Alaap in the media
Reforesting the hillsides of the Himalayas
Despite being the birthplace of forest activism and a home to one of the richest ecosystems on the planet, Uttrakhand is losing the battle to protect its forests. Alaap’s unique approach is ensuring both forests and people thrive in harmony.
The Better India
How an Engineering Dropout Found His True Calling in the Kumaoni Himalayas
How do we find our true calling? How do we live in harmony with nature and with our own self? How does one be open to new learning experiences? Find out the answer to these questions in the inspiring journey of Manvendra Singh Inaniya, Alaap’s Head of Reforestation Projects, here.
Hindu Business Line
These urban forests keep India breathing freely
Since 2015, Alaap People’s Foundation has collaborated with several like-minded individuals and organisations across the country. This has allowed Alaap to cultivate a thriving network of eco-leaders and forge partnerships with a variety of organisations. Read more about one of our partners here.
Building village-level eco-entrepreneurs FOR SOCIAL CHANGE
The rapid replacement of native forests with pine cultivation to extract resin over the last two centuries has resulted in over half the villages in Uttarakhand facing a severe water crisis today. In order to quickly restore the delicate balance of the Himalayan ecosystem, Alaap is using the quicker Miyawaki method and also developing community forest leaders to take ownership of their forests. Read more about Alaap’s vision and programmes here.
The old man and the tree
Ecological heritage and cultural heritage often go hand-in-hand. In addition to bringing back the native forests of Uttarakhand, Alaap, along with its partner organisations, is helping preserve “Likhai”, the unique wood-carving art of Uttarakhand. Read more about how the art was pushed to the brink of extinction and is slowly, but surely, witnessing a revival.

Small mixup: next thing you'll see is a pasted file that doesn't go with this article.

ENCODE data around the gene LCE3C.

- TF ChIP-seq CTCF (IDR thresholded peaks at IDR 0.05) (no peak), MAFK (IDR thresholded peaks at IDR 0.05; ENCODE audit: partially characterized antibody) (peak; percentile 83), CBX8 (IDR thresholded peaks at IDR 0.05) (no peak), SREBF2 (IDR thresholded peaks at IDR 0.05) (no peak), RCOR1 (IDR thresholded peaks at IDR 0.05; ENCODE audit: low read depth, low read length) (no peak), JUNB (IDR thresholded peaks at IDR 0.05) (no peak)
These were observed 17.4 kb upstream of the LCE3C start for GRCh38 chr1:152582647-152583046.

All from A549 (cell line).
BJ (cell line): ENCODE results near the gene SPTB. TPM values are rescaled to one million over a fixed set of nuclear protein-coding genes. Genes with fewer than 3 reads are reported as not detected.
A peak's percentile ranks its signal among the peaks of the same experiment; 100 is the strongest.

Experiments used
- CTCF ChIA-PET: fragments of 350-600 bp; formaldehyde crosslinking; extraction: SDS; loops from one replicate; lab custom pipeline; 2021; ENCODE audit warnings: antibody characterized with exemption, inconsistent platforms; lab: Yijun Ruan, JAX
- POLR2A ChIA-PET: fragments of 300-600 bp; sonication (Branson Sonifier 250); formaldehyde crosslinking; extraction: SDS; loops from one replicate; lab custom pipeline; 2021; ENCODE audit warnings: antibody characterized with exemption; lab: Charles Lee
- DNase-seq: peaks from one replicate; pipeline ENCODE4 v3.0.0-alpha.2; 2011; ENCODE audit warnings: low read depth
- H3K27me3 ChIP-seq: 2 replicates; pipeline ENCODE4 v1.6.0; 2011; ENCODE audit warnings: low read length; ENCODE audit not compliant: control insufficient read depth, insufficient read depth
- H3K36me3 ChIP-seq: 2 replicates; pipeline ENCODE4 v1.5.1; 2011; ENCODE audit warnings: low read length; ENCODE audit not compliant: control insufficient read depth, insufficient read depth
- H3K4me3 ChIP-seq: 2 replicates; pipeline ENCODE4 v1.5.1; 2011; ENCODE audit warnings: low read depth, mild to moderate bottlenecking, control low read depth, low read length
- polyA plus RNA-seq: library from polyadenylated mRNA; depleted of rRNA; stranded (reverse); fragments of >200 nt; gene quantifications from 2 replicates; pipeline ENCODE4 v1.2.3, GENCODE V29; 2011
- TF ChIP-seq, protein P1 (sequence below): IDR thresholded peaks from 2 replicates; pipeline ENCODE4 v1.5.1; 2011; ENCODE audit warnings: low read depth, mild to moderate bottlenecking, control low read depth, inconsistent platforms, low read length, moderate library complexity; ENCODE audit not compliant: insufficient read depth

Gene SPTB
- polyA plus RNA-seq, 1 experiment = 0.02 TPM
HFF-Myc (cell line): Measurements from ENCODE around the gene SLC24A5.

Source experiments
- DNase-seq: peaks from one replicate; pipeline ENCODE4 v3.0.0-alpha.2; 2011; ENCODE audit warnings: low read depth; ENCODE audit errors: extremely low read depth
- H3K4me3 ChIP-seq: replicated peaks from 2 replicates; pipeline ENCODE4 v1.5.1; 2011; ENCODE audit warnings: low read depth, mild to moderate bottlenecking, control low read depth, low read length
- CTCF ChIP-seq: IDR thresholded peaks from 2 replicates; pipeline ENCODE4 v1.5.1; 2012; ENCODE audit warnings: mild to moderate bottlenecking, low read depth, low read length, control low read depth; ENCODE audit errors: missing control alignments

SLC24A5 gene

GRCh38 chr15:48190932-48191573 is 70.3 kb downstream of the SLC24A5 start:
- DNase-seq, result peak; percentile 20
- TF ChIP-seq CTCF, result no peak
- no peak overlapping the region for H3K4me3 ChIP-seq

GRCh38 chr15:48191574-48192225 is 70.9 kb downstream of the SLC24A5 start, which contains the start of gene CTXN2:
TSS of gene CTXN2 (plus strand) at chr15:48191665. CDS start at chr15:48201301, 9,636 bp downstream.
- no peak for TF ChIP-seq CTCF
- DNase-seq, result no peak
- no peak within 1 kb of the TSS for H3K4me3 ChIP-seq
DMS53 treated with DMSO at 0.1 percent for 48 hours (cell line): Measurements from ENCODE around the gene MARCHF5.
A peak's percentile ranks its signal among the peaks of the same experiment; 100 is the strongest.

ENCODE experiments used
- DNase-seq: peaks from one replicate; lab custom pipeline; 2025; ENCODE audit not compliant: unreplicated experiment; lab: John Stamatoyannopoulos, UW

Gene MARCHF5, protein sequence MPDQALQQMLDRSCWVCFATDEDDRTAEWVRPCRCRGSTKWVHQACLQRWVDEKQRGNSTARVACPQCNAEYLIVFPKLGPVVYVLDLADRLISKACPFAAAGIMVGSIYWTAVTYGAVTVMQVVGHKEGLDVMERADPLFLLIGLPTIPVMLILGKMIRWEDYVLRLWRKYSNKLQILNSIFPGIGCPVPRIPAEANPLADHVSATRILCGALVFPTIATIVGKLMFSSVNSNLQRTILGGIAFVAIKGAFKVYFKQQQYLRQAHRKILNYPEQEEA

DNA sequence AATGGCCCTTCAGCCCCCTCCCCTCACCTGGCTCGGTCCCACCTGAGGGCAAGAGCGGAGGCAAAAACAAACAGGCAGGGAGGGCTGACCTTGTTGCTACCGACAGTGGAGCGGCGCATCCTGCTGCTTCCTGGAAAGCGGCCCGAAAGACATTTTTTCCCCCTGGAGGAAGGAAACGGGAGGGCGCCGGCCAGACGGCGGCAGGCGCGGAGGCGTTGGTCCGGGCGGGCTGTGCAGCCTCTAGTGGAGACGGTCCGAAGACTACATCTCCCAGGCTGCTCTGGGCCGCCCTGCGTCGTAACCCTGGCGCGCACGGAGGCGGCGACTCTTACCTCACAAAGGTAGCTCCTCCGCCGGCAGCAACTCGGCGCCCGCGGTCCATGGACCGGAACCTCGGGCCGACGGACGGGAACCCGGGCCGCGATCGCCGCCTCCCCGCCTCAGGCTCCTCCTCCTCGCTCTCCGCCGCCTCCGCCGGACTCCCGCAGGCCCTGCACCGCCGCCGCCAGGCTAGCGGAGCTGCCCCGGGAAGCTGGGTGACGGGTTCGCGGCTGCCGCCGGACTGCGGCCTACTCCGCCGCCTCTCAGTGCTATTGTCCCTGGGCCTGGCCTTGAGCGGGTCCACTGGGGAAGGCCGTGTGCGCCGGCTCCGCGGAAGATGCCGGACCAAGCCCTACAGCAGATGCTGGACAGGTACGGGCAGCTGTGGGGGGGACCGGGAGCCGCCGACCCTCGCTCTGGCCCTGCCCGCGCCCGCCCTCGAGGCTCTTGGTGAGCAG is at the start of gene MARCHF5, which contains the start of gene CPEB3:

Reviving Naulas, The Ancient Water Temples Of The Kumaon Himalayas
Despite a rich history of community-based environmentalism and traditional water-management practices, the Kumaon region in Uttarakhand is facing water shortages. Learn more about how Alaap is working to bring back the native forests of the region to recharge the areas naulas, dharas and rainfed rivers here.
Interview: Sheeba Sen, Founder Alaap
Alaap was born out of Sheeba Sen’s deep love for trees, forests and the mountains. Her efforts are rooted in a deep sense of conviction that we can strengthen our relationship with nature and forests, without compromising on economic development and progress. Read more about Sheeba’s inspirational journey, the challenges she encountered on her way, why she chose to work in Kumaon and her perspective on the enormity of the things at stake here.
A new life to the old forest
The mindless exploitation of India’s natural resources under the British rule has created severe consequences for the Garhwal and Kumaon regions. Alaap is attempting to rectify the mistakes of the past and the present and seeking support from the local communities and government in the process of reviving native plant species.
A network of like-minded individuals and organisations have helped Alaap initiate a discourse around sustainability in the last few years. Listen to the insightful conversation between Sheeba Sen, founder of Alaap, with Vital Voices President & CEO Alyse Nelson Daniela Pogliani, Executive Director of Conservación Amazónica, in a podcast here.
Laureate Global Fellowship
Manvendra Singh Inaniya: Profile
Manvendra Singh Inaniya from Alaap was selected a part of the 2018 class of the prestigious Laureate Global Fellowship and is now a part of a thriving global community of change-makers. The fellowship is offered by YouthActionNet, an initiative of the International Youth Foundation. Learn more about it here.